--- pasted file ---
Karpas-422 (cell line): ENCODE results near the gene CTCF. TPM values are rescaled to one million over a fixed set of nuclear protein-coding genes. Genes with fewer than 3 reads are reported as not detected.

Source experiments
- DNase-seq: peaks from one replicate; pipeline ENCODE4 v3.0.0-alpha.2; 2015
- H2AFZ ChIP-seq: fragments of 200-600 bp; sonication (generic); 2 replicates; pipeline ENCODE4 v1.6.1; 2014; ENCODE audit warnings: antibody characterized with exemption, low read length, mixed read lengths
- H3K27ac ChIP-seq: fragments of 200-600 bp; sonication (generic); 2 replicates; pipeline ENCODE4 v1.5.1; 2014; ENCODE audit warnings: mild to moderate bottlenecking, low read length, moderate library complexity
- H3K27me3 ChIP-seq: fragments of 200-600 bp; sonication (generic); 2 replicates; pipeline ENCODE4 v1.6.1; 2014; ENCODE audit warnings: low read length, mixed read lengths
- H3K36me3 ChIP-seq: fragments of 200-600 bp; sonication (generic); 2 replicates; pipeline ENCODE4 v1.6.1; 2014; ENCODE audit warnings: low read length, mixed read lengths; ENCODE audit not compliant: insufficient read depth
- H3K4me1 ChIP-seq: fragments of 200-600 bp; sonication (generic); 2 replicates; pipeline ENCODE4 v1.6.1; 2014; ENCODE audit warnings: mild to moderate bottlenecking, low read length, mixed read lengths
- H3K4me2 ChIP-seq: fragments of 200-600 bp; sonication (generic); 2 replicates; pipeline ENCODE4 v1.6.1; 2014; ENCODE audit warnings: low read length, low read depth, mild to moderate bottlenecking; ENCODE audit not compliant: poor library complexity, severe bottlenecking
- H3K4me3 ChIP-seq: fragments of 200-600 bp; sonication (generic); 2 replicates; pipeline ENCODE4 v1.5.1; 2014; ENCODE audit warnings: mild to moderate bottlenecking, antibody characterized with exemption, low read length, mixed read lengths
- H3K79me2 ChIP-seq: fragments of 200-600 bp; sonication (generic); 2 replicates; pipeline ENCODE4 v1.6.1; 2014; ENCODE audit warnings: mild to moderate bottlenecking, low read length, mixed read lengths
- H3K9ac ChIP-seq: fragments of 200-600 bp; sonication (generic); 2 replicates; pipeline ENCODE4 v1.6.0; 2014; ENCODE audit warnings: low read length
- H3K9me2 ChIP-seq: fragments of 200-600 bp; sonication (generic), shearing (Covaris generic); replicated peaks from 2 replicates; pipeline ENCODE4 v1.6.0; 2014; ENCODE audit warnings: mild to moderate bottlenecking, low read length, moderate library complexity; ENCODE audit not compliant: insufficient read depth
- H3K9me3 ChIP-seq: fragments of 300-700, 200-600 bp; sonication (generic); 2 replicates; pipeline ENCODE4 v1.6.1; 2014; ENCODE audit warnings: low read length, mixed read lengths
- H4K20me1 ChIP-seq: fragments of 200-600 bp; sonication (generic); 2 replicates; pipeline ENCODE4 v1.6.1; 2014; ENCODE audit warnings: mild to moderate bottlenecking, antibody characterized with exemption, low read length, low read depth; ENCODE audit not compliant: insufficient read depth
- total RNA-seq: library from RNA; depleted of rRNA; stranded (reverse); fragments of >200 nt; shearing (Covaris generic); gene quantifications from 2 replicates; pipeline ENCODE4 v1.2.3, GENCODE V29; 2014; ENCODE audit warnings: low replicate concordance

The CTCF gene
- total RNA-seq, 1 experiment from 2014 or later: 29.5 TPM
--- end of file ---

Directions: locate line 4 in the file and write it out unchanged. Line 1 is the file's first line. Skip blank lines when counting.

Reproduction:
- H2AFZ ChIP-seq: fragments of 200-600 bp; sonication (generic); 2 replicates; pipeline ENCODE4 v1.6.1; 2014; ENCODE audit warnings: antibody characterized with exemption, low read length, mixed read lengths